By Bobby Jordan
Worried about the fate of the rhinoceros? Spare a thought for the humble cow, which is poached at the rate of nearly 200 a day.
While more than 800 rhinos are expected to be slaughtered this year, an equivalent number of cows disappear from farms in the space of just four days, according to the latest stock theft statistics.
Sheep fare even worse, disappearing from local pastures at the rate of 247 a day.
Unisa academic and Gauteng Stock Theft Prevention Forum chairman Willie Clack said: "Rhino poaching is a much more sensational story line than livestock theft, which is only understood by a minority of the population.
"Also, the general public do not understand the economic extent of livestock theft, which costs farmers about R500-million a year. In comparison the current average value of rhinos is around R200000 apiece - and if we lose 750 of these animal per year the economic value is R150-million."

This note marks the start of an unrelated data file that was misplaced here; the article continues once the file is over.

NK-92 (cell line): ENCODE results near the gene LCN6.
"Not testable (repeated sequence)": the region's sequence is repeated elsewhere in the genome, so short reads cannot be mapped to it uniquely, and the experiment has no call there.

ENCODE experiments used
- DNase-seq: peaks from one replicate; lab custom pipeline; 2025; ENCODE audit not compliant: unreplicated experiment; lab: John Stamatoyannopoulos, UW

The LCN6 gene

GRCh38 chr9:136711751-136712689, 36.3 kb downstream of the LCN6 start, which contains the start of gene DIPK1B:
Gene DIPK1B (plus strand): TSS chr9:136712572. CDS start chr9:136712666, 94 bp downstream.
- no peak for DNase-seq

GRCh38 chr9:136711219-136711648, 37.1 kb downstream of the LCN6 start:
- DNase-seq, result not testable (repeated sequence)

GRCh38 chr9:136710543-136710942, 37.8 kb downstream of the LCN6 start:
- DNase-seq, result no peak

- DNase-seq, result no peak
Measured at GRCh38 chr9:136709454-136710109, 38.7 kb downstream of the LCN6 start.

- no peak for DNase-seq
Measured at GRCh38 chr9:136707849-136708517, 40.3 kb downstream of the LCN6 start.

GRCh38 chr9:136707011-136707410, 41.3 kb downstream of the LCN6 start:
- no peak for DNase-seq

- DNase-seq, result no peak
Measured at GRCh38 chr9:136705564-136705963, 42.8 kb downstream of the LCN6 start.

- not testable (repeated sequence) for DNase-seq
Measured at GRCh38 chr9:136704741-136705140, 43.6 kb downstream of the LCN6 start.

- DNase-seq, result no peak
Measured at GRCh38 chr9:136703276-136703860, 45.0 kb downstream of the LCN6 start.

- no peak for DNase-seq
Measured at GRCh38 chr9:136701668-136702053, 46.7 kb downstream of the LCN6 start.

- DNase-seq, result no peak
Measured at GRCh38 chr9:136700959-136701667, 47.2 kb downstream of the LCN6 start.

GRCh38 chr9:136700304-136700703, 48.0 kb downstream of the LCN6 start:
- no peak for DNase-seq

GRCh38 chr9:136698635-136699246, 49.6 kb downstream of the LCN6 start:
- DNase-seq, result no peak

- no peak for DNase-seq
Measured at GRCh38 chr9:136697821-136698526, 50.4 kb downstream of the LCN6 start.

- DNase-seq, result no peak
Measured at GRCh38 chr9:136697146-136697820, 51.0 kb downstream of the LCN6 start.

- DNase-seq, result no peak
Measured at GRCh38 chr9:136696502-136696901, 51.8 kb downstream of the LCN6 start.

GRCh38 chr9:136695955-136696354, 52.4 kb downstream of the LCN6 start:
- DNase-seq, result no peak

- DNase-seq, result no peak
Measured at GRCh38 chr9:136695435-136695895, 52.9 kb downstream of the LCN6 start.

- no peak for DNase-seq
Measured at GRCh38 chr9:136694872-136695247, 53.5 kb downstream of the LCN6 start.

Clack said Eastern Cape had the highest rate of stock theft in the country, followed by KwaZulu-Natal, Free State and Mpumalanga.
He said: "Black communal farmers are most vulnerable. Cattle raiders go to a kraal and raid it with AK-47s. It is not theft, it is armed robbery."
The Mokopane Regional Court is currently hearing a case in which four suspects are accused of using a 30-ton truck to steal 163 head of cattle to the value of R2-million. Most were stud animals.
Clack said stock theft contri-buted to higher prices in shops.
"Commercial farmers are not covered by insurance for livestock theft as very few companies provide the service and it is highly expensive."
Mpumalanga Agri manager Hennie Laas said a poor conviction rate and light court sentences were aggravating the situation.
Figures published last year in the Southern African Journal of Criminology show that nearly 70000 cattle were stolen in 2012.
About 60% of livestock cases are unreported, due in part to a lack of trust in the police.